XNTP is a timeserver that makes it possible to synchronize your local computer-time with
an external time-server. Additionally, you can run your own time-server and let other
hosts contact you to synchronize your LAN-time.
First of all, what is NTP?
I quote http://www.eecis.udel.edu/~ntp/ntp_spool/html/index.htm
The Network Time Protocol (NTP) is used to synchronize the time of a computer client or server
to another server or reference time source, such as a radio or satellite receiver or modem.
It provides accuracies typically within a millisecond on LANs and up to a few tens of milliseconds
on WANs relative to Coordinated Universal Time (UTC) via a Global Positioning Service (GPS) receiver,
for example. Typical NTP configurations utilize multiple redundant servers and diverse network
paths in order to achieve high accuracy and reliability. Some configurations include cryptographic
authentication to prevent accidental or malicious protocol attacks and some provide automatic server
discovery using IP multicast.
The Network Time Protocol (NTP) Distribution
Configuration of NTP
I've searched for the latest package on
http://rpmfind.net. There you can search for the latest RPM for your distribution.
When you're using Red-Hat installation is easy.
rpm -Uvh xntp.rpm
I'm only going to cover a 'basic' installation. More information is provided on the
NTP uses one config file /etc/ntp.conf in which all settings are contained.
Open your favorite editor and edit this file so that it looks somewhat like this :
extract of /etc/ntp.conf
That's all there is for a simple, working configuration.
In this config file, I connect for the update to ntp.myexternalserver.com.
restrict default notrust lowpriotrap nopeer nomodify
restrict 188.8.131.52 mask 255.255.255.0 nopeer nomodify
restrict 192.168.1.0 mask 255.255.255.0 # local hosts
restrict 127.0.0.1 mask 255.255.255.255 # local config
restrict settings make sure that I only get an update from my default server
(ntp.myexternalserver.com has ip 184.108.40.206) and that only hosts on my LAN can contact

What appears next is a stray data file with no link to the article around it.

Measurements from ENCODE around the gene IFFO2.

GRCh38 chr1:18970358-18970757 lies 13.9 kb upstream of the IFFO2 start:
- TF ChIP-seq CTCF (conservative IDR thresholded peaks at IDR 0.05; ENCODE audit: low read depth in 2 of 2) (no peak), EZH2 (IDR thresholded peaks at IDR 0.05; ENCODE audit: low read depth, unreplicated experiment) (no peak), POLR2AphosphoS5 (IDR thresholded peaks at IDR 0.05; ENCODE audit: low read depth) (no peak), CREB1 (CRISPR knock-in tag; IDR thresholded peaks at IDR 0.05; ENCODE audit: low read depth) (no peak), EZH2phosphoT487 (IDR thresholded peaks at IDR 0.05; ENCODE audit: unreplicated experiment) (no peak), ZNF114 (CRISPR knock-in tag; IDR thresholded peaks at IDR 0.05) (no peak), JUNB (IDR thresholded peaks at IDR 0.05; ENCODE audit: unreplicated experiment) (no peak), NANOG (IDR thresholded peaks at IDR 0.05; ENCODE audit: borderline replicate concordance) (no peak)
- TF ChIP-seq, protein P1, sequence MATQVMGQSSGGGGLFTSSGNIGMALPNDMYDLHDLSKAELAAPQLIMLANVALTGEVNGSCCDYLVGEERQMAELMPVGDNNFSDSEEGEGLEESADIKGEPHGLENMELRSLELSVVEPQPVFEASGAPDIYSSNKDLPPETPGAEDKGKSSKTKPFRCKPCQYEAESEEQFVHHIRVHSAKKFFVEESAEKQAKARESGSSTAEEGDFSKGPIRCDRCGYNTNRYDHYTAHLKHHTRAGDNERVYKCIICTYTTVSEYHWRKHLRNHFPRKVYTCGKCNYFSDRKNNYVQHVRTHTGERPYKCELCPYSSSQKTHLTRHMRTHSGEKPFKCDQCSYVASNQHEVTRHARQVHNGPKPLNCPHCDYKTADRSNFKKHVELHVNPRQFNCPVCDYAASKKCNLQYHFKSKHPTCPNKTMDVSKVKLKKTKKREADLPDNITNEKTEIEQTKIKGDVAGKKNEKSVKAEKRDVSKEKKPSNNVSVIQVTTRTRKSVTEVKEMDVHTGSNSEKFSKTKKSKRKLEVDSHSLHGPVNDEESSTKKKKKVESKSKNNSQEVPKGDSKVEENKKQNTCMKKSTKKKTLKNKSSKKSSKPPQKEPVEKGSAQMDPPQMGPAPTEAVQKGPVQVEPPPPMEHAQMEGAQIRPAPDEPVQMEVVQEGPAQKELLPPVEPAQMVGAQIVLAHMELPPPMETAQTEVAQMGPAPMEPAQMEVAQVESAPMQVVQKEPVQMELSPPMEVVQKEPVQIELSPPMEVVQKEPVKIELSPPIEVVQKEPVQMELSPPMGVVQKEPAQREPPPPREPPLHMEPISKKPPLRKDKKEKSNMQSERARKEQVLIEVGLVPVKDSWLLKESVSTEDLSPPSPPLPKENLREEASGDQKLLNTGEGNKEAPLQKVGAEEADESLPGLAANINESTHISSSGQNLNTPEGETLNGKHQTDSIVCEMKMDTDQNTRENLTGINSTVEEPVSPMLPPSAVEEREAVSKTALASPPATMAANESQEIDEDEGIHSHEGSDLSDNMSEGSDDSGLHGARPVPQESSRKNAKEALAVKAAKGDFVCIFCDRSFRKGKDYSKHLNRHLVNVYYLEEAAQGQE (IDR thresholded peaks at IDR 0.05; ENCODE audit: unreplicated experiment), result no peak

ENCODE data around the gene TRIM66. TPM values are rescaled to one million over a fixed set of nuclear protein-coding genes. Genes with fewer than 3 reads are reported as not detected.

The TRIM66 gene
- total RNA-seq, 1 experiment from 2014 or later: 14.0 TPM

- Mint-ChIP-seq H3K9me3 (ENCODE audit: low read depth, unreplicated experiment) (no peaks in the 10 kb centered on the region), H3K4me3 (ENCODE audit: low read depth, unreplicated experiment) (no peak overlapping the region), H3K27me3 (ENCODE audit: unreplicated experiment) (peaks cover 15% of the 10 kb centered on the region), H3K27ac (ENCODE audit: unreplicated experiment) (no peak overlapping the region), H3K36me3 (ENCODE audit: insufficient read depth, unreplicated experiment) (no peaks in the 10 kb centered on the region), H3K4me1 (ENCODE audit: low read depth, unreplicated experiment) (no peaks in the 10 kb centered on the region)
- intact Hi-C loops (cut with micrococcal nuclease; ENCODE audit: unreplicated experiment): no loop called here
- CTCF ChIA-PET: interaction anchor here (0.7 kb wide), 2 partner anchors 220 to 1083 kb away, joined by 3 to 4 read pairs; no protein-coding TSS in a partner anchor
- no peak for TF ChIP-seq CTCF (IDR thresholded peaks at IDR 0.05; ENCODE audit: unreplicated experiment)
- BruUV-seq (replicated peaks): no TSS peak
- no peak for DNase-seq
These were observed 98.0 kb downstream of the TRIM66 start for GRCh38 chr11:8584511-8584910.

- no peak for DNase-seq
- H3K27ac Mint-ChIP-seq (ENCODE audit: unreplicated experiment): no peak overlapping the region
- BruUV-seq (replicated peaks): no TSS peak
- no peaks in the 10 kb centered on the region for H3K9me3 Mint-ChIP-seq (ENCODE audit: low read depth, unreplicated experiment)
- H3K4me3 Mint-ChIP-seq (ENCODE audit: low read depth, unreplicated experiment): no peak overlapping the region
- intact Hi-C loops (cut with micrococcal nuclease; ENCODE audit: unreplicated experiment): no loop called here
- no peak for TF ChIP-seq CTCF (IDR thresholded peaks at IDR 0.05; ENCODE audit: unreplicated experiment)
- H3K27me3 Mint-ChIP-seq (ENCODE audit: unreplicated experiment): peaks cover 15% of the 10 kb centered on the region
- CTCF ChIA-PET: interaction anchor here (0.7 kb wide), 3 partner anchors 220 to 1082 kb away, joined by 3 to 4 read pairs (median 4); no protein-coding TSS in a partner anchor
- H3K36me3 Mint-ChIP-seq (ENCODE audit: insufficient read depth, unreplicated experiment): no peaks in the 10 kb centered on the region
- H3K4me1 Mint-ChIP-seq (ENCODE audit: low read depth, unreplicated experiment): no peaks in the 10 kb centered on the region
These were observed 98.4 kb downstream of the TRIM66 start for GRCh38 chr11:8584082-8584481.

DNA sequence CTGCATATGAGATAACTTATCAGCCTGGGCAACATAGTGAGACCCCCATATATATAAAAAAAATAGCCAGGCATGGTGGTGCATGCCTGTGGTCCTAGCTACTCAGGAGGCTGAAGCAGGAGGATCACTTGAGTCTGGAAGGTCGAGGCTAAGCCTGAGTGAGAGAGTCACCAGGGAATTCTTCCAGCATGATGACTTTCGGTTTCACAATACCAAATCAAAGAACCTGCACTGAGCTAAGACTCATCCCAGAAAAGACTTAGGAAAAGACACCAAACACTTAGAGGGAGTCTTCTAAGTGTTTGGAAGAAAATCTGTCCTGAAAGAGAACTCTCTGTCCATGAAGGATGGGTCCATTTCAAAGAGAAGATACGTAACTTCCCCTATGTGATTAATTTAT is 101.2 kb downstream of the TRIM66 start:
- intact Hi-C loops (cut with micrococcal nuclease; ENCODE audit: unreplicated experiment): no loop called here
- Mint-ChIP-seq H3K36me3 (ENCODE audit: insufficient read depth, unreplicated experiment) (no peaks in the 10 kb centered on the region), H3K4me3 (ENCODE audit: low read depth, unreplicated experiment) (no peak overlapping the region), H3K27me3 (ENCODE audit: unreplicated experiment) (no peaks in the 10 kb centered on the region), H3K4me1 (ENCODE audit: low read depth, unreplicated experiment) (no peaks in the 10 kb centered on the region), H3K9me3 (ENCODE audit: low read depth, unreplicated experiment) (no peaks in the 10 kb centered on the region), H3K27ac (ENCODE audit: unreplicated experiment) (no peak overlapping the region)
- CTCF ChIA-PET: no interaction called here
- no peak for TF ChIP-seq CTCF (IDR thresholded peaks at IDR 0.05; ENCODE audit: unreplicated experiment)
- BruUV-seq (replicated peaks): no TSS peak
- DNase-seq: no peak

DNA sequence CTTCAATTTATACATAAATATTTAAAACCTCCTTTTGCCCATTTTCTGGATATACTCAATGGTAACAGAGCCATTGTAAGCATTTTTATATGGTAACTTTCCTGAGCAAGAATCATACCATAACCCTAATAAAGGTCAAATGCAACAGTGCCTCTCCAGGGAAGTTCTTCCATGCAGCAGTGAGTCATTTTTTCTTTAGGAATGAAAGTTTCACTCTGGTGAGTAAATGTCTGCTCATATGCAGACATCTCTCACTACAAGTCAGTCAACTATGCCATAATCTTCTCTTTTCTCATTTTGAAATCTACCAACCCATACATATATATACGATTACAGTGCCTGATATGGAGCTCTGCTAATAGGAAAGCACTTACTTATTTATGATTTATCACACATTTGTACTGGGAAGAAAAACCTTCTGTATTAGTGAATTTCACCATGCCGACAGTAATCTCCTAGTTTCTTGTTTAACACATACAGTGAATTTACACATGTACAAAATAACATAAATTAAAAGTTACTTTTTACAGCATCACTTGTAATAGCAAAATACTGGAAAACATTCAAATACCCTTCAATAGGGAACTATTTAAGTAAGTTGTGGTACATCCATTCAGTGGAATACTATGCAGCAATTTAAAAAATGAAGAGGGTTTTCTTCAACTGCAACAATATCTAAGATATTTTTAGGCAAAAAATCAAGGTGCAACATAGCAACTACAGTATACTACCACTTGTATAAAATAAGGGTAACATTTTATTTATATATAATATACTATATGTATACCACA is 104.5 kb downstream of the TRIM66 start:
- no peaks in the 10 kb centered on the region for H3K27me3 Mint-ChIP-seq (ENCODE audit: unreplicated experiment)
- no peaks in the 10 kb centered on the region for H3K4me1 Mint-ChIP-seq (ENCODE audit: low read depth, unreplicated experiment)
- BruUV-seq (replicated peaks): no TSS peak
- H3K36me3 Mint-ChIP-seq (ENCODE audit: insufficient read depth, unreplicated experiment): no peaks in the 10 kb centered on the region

You can stop the xntp-daemon with the initialisation-scripts located in your inetd.d directory.
xntp start to start the daemon and
xntp stop to start the daemon.
One special remark. When I first started the daemon, even when all my regional settings were correct,
it gave me the following error-message :
time error 2069.757571 is way too large (set clock manually)
To resolve this, you need to edit the initialisation script and change the line where the
daemon gets started.
extract of /etc/inet.d/xntp
I have added the -g option to start the daemon. This way, the daemon starts and will synchronize
the clock, no matter what time it receives from the external server. Even when the difference
between external time and local time is to big (offset to high) the update will take place.
This can only happen once. When a second instance occurs, the daemon will exit with an error-code.
case "$1" in
# Adjust time to make life easy for xntpd
if [ -f /etc/ntp/step-tickers ]; then
echo -n "Syncing time for xntpd. "
/usr/sbin/ntpdate -s -b -p 8 -u `cat /etc/ntp/step-tickers`
# Start daemons.
echo -n "Starting xntpd: "
daemon xntpd -A -g
[ $RETVAL -eq 0 ] && touch /var/lock/subsys/xntpd
You can't use your GNU/Linux-timeserver to configure the time-settings on a Windows-machine.
Allthough there are some free tools available that do the trick, I advice you to use
the SMB-time protocol with Samba. More information can be found on another page on my site :
Tweaky Weaky : Using Samba as a timeserver
Easy...just install ntp of xntp and add one line to the configuration file :
In this case, mytimeserver.com is the local timeserver on your LAN.